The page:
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Tesla Model 3 tops Toyota Camry sales! Electric car brand outsells Volkswagen, MG and Subaru in Australia as EV sales soar

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While the Model Y SUV was Tesla's top seller last month, the Model 3 sedan (above) outsold the Toyota Camry.
While the Model Y SUV was Tesla's top seller last month, the Model 3 sedan (above) outsold the Toyota Camry.

The Tesla Model 3 is officially more popular than the humble Toyota Camry in Australia!

According to September sales figures released today by the Federal Chamber of Automotive Industries (FCAI), the Chinese-made electric car has leapfrogged the Camry, which has long been the most popular mid-size or large sedan in the country.

Tesla sold 1610 Model 3 sedans last month for a year-to-date (YTD) total of 8647 units, which is nearly 600 ahead of the 8073 YTD figure of the Camry.

In fact, September was a huge month for Tesla, which recorded 5969 sales all up to land in sixth place overall. That figure was largely due to a massive shipment of Model Ys landing last month that equalled 4359 sales for the electric SUV.

Incredibly, that meant the Model Y was the third best-selling vehicle in Australia last month behind two predominantly diesel-powered one-tonne utes - the top-selling Toyota HiLux and Ford Ranger.

Currently, Tesla is sitting in 16th place overall for YTD sales behind Suzuki and GWM, but ahead of Honda, LDV and Audi.

According to the FCAI’s figures, last month was a big one for EVs, with a whopping 7247 registrations in September for electric cars. Not only is that a 1455 per cent increase over September 2021’s EV sales total, it’s way more than last month’s 5141 combined sales for hybrids and plug-in hybrids.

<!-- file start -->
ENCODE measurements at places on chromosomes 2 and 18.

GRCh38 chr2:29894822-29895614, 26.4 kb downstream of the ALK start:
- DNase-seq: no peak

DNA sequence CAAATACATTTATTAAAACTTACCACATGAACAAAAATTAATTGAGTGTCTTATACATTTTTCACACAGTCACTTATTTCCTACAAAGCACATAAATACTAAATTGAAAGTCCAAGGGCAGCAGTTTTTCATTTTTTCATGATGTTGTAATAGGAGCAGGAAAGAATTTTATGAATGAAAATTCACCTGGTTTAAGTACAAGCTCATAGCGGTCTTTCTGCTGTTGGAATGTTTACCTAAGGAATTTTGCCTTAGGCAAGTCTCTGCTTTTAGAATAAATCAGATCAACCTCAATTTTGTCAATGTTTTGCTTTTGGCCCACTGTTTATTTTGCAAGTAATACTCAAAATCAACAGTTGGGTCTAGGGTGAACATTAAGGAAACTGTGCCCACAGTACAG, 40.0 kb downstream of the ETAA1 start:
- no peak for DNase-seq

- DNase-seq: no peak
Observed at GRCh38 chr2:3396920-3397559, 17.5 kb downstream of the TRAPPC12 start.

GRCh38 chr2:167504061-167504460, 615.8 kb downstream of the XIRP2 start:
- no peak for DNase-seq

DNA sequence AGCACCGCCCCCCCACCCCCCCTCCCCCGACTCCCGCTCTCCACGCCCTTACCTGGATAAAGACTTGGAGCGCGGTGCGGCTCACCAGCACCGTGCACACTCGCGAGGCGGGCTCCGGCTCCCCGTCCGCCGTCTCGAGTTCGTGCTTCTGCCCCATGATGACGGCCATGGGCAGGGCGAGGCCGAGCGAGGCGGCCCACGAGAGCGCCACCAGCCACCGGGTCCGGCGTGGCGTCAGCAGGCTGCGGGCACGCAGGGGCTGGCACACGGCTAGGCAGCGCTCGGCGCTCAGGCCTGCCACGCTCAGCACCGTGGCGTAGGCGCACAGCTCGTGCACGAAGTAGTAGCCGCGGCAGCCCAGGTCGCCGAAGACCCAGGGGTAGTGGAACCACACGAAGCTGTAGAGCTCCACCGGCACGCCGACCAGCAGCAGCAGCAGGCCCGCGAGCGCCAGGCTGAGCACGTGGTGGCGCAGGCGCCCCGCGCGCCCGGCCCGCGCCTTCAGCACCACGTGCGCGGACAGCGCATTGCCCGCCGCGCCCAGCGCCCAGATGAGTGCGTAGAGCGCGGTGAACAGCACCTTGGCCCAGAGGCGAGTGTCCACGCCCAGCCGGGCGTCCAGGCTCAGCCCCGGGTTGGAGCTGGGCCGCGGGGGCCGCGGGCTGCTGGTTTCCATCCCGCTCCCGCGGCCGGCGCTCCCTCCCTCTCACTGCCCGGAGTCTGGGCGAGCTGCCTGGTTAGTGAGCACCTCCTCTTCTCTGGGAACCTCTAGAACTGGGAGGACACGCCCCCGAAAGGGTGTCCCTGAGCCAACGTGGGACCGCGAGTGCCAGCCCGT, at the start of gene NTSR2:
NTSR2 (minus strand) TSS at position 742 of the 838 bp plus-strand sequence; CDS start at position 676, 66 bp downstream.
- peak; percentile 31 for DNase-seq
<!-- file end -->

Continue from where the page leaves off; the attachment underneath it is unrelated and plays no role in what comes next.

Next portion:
Hybrid sales alone were down by 33.7 per cent on the same month last year, but that is almost certainly a result of continued supply issues for the leading hybrid brand, Toyota. That’s reflected in the result for the RAV4 SUV, which, despite landing in eighth place overall, was down by 45.3 per cent.

Camry is now the second best-selling sedan in Australia.
Camry is now the second best-selling sedan in Australia.

PHEV sales also got a boost, up 74.4 per cent, and that is likely a result of the new-gen Mitsubishi Outlander plug-in that went on sale in August, boosting overall Outlander sales (1879, +80.2%).

Overall sales last month were 93,555, which is 12.3 per cent up on September 2021, but the FCAI cautioned that logistics and supply chain issues remained “problematic” for the industry.

Toyota led the market as per usual last month, but the supply issues clearly impacted overall sales, as Brand T was one of only two top-10 carmakers to lose ground. Toyota sold 14,852, down 26.5 per cent. In a rare occurrence, Toyota only had two models in the top 10 - the HiLux (5170, +42.2%) and RAV4 (1856). Usually they’d be accompanied by the Corolla and occasionally the Prado.

Kia (7290, +41.4%) nabbed second spot last month, pushing Mazda (7259, +10.7%) into third place by outselling the Japanese brand by just 31 units.